The reasons for this dismemberment are unclear. Is it punishment for Hillary Clinton’s department? Or an extreme iteration of the “deconstruction of the administrative state” sought by Trump’s chief strategist, Steve Bannon? Does it reflect the priorities of Trump’s base or White House suspicion of the “deep state” or the president’s love of generals? All these factors appear to play a part. The upshot is a radical militarization of American foreign policy, and that’s dangerous.

Liberals working at “idled capacity”? Sounds great. If they all went on vacation for eight years, the country would be better off.

According to Cohen, State Department liberals are also antsy, Office Space style, because Tillerson is bringing in the two Bobs, as it were:

The secretary has hired two consulting groups, Deloitte and Insigniam, to carry out a complete reorganization of the State Department next year. A survey went out to all employees; the process is very deliberate. Those empty name slots down the ghostly seventh-floor corridors may remain empty until mid-2018. There are certainly things to fix in a State Department whose mission has grown cluttered, with some two dozen special envoys and special advisers for everything from global youth to disability rights. But Tillerson has not explained to the department’s 75,000 employees what the revamp’s strategic aims are.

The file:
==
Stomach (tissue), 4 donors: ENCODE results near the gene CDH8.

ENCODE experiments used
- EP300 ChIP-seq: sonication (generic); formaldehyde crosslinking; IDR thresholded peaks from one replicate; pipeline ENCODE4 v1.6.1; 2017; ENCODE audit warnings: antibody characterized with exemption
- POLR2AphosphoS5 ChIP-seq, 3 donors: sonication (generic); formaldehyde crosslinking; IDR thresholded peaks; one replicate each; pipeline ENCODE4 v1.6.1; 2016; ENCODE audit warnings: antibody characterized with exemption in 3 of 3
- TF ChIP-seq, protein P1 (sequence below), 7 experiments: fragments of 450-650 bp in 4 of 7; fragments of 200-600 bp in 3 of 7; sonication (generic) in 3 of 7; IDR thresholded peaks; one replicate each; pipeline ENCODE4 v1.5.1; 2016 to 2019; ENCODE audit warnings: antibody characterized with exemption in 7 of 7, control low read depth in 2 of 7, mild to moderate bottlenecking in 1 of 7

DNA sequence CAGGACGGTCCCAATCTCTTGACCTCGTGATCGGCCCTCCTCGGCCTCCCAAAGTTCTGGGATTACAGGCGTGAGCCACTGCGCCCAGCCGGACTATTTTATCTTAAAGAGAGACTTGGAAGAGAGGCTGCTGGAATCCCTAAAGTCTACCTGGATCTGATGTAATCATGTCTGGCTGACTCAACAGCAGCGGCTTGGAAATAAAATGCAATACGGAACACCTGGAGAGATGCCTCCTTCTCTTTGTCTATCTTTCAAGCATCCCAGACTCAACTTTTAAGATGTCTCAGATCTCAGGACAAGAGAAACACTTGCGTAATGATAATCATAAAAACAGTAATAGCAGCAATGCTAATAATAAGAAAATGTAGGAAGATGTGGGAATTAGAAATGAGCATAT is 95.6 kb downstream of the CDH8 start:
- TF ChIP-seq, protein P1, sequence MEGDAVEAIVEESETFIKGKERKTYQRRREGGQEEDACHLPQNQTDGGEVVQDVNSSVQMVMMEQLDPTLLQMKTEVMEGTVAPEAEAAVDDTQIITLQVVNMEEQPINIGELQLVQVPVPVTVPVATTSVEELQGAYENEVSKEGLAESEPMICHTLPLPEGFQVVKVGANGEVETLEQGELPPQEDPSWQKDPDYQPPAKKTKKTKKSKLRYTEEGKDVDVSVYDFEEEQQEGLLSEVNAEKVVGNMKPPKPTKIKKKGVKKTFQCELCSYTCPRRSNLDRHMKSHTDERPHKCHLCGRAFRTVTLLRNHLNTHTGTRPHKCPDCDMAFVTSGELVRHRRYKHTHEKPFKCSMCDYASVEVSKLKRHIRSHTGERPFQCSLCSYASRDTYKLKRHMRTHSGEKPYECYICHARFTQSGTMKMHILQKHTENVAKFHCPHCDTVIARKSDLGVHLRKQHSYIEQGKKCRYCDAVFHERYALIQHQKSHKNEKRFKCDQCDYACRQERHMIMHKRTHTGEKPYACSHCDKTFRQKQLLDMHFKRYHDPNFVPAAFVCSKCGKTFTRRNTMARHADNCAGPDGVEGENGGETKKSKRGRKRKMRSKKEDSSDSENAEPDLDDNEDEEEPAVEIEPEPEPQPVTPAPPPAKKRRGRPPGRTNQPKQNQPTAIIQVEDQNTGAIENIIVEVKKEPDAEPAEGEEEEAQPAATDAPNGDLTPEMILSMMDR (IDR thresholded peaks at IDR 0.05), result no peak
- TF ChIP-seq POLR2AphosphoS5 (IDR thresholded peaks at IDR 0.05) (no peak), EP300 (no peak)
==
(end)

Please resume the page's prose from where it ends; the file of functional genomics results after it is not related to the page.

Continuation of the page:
“The unanswered question with the cuts is: to what end?” McEldowney said. Another senior official, who has since left, pressed Tillerson for direction and was told: “It’s very simple. End terrorism. End radicalization. Deal with China.”

Besting Beijing, beating Islamist terrorism and boosting American business are clearly Trump priorities. As for the non-priorities, the possible elimination at the State Department of the Bureau of Population, Refugees and Migration, as well as questions over how the Office of Global Criminal Justice will be reconfigured, are indicative. Trump wants value for money. American values — freedom, human dignity and the rule of law — are another story.

So what is that you do? — the dreaded question asked in the movie Office Space — is one that the striped-pants set fears, for the only honest answer is: subvert the Trump administration and promote the agenda of statists and social engineers at the United Nations.

The rest of the piece rattles on about the astonishing “decency” and “nobility” of State Department diplomats who hate Trump’s guts and who think the American taxpayer owes them a living as they spend their days like Alger Hiss.

We can only hope that Cohen’s claim of a mass exodus is true. But it is probably overstated. Most of these liberal activists masquerading as diplomats wouldn’t dare leave their cushy posts. The Center for American Progress, after all, can only hire so many of them.

George Neumayr
George Neumayr
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George Neumayr, a contributing editor to The American Spectator, is co-author of No Higher Power: Obama’s War on Religious Freedom.